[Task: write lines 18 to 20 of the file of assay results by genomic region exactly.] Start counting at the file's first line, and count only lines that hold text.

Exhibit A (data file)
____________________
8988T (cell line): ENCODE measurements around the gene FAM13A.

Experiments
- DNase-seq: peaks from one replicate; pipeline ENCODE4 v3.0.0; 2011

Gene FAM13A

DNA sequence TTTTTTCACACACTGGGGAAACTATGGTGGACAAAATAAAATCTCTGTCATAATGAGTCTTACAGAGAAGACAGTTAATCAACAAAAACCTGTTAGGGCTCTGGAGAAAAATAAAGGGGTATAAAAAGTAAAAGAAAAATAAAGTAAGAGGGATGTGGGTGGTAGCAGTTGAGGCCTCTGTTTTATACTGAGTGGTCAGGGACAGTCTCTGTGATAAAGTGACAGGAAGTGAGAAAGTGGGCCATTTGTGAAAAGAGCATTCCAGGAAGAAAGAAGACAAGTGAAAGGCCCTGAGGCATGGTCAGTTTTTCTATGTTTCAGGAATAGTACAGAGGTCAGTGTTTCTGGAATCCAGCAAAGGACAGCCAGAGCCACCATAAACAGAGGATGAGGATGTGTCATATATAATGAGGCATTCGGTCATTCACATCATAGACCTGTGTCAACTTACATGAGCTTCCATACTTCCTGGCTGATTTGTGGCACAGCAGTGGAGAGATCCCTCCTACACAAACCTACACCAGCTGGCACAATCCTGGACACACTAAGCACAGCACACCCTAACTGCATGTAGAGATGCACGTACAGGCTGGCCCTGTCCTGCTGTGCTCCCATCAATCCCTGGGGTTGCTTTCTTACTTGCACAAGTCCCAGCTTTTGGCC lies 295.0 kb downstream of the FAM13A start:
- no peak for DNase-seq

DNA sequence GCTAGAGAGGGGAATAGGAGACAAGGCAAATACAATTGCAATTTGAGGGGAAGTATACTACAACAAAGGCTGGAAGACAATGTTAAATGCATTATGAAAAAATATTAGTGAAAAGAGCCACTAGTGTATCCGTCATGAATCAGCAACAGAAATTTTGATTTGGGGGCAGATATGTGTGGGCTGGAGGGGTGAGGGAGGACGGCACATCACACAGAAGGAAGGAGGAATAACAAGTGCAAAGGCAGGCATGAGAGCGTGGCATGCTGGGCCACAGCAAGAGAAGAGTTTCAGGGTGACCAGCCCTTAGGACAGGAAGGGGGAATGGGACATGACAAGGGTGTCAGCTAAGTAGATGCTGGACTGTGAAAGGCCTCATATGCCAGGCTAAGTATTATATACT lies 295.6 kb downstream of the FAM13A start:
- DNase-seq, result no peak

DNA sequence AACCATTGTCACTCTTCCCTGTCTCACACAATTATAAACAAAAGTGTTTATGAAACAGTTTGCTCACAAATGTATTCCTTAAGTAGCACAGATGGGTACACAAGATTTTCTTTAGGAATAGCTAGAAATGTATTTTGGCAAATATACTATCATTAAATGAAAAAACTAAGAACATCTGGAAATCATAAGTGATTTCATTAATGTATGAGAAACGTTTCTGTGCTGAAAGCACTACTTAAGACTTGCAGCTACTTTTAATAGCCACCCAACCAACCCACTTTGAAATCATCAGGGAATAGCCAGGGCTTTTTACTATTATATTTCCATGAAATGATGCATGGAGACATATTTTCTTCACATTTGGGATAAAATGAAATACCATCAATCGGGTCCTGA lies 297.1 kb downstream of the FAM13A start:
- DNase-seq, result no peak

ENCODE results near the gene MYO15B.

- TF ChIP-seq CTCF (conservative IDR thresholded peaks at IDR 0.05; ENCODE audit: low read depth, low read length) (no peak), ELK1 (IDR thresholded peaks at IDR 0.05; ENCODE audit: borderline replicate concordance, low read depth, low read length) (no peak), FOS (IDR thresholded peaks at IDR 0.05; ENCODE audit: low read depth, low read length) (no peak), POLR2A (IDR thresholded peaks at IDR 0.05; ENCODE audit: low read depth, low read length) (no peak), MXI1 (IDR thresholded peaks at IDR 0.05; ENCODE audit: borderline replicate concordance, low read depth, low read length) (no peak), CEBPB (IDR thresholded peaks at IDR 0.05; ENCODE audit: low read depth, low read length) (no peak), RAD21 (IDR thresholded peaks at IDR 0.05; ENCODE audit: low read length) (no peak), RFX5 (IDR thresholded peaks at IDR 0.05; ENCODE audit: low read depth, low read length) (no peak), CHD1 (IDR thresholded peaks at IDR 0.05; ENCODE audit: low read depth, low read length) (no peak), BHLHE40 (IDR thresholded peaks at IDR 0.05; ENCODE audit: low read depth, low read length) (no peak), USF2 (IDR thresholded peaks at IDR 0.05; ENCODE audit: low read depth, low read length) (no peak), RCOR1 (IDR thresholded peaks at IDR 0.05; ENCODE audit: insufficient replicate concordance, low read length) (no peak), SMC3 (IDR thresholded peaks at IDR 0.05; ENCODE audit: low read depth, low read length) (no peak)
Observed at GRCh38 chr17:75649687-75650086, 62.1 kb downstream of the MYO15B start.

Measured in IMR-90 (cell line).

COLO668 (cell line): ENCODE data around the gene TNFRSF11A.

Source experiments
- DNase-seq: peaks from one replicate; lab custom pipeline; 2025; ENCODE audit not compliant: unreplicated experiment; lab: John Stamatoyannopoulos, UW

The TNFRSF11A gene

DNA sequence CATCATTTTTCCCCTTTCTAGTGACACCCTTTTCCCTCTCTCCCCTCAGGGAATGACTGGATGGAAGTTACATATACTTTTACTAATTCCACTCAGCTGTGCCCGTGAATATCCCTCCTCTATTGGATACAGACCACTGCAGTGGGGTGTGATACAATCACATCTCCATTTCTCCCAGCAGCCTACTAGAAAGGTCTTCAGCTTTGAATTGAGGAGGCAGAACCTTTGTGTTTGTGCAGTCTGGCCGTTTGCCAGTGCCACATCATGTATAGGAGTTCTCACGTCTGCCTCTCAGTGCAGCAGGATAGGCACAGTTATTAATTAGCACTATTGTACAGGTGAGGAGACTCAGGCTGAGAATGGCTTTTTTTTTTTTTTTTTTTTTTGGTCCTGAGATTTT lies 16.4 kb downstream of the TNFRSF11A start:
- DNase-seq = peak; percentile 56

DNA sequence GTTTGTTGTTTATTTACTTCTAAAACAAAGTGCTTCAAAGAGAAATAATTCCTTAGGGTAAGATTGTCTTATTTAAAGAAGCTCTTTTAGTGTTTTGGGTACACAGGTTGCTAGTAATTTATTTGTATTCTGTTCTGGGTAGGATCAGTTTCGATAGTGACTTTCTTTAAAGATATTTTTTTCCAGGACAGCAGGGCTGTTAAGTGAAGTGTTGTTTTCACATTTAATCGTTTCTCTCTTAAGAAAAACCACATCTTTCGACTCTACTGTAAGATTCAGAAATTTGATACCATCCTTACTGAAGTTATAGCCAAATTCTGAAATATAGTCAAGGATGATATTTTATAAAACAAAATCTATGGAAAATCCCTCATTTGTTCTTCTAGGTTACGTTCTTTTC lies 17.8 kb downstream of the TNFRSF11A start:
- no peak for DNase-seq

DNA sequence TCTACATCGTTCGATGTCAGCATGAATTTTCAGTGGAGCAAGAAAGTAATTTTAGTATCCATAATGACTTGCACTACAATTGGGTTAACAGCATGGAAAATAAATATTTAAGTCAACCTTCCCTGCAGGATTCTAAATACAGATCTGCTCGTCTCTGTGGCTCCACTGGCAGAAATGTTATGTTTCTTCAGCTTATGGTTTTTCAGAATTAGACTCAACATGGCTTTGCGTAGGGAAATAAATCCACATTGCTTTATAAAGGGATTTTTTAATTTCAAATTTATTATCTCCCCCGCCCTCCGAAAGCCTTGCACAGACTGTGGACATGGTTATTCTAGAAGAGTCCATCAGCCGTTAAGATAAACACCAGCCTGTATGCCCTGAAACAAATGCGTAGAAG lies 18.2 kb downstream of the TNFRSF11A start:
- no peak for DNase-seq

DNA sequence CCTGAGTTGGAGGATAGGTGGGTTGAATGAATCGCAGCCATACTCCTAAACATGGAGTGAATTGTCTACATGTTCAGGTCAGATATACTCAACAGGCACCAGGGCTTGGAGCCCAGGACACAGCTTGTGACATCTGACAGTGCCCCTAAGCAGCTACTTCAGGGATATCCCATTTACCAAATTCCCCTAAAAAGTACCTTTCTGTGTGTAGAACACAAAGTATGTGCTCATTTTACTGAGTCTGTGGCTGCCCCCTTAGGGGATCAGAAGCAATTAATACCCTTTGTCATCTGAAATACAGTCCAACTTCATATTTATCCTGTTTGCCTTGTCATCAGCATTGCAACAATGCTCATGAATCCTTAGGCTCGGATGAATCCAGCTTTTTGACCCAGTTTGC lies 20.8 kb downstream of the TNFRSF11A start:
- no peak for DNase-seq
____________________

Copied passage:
The TNFRSF11A gene

DNA sequence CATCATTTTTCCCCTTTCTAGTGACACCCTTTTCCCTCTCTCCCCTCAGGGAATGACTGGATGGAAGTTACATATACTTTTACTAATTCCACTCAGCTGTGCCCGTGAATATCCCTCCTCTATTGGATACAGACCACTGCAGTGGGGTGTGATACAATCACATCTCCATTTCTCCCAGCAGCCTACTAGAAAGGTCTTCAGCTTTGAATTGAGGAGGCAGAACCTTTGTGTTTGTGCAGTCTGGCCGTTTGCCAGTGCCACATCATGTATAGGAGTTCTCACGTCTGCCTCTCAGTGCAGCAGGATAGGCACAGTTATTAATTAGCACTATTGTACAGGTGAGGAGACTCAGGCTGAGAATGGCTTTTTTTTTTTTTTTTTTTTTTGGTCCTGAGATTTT lies 16.4 kb downstream of the TNFRSF11A start:
- DNase-seq = peak; percentile 56